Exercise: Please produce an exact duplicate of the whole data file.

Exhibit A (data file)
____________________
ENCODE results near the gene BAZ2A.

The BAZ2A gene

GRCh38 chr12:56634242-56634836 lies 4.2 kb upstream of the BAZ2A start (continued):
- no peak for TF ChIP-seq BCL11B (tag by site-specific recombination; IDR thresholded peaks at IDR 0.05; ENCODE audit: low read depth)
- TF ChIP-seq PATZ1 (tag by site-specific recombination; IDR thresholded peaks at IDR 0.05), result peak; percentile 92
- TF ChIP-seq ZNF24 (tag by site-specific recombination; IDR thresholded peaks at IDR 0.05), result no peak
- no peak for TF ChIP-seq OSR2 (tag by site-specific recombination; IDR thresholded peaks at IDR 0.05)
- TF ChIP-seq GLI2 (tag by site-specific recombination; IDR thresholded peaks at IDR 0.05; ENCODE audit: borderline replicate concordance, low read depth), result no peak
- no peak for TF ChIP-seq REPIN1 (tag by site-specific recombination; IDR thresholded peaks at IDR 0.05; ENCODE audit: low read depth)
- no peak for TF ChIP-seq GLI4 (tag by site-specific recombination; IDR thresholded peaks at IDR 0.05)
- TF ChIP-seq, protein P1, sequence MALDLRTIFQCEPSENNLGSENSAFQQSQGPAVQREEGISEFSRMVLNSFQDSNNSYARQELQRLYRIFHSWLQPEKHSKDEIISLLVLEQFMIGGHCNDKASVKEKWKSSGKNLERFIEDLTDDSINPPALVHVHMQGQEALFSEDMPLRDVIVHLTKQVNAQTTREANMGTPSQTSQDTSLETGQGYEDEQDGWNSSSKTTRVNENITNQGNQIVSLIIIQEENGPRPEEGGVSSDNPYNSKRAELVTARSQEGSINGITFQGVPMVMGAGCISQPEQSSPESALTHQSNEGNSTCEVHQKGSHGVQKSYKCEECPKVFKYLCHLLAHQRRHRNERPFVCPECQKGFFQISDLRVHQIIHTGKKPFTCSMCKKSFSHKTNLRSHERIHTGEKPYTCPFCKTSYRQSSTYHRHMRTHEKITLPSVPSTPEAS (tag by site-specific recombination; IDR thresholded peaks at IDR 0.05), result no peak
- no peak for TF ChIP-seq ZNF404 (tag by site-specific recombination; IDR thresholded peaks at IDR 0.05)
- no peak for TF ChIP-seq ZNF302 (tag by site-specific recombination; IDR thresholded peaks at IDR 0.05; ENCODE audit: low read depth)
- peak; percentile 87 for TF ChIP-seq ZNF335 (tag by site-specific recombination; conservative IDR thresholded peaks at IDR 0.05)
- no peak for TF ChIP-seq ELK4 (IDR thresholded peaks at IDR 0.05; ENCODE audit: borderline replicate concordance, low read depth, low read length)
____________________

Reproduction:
ENCODE results near the gene BAZ2A.

The BAZ2A gene

GRCh38 chr12:56634242-56634836 lies 4.2 kb upstream of the BAZ2A start (continued):
- no peak for TF ChIP-seq BCL11B (tag by site-specific recombination; IDR thresholded peaks at IDR 0.05; ENCODE audit: low read depth)
- TF ChIP-seq PATZ1 (tag by site-specific recombination; IDR thresholded peaks at IDR 0.05), result peak; percentile 92
- TF ChIP-seq ZNF24 (tag by site-specific recombination; IDR thresholded peaks at IDR 0.05), result no peak
- no peak for TF ChIP-seq OSR2 (tag by site-specific recombination; IDR thresholded peaks at IDR 0.05)
- TF ChIP-seq GLI2 (tag by site-specific recombination; IDR thresholded peaks at IDR 0.05; ENCODE audit: borderline replicate concordance, low read depth), result no peak
- no peak for TF ChIP-seq REPIN1 (tag by site-specific recombination; IDR thresholded peaks at IDR 0.05; ENCODE audit: low read depth)
- no peak for TF ChIP-seq GLI4 (tag by site-specific recombination; IDR thresholded peaks at IDR 0.05)
- TF ChIP-seq, protein P1, sequence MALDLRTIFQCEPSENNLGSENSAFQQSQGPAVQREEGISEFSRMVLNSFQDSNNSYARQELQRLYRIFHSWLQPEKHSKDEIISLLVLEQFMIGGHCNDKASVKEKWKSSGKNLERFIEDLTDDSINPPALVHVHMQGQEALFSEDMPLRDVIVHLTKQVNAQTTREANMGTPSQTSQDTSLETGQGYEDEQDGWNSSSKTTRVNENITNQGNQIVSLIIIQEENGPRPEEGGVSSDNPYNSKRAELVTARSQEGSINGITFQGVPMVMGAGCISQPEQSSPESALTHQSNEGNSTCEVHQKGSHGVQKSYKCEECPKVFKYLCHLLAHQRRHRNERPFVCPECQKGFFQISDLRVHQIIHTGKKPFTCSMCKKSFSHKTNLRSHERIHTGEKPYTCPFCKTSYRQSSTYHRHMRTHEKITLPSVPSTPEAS (tag by site-specific recombination; IDR thresholded peaks at IDR 0.05), result no peak
- no peak for TF ChIP-seq ZNF404 (tag by site-specific recombination; IDR thresholded peaks at IDR 0.05)
- no peak for TF ChIP-seq ZNF302 (tag by site-specific recombination; IDR thresholded peaks at IDR 0.05; ENCODE audit: low read depth)
- peak; percentile 87 for TF ChIP-seq ZNF335 (tag by site-specific recombination; conservative IDR thresholded peaks at IDR 0.05)
- no peak for TF ChIP-seq ELK4 (IDR thresholded peaks at IDR 0.05; ENCODE audit: borderline replicate concordance, low read depth, low read length)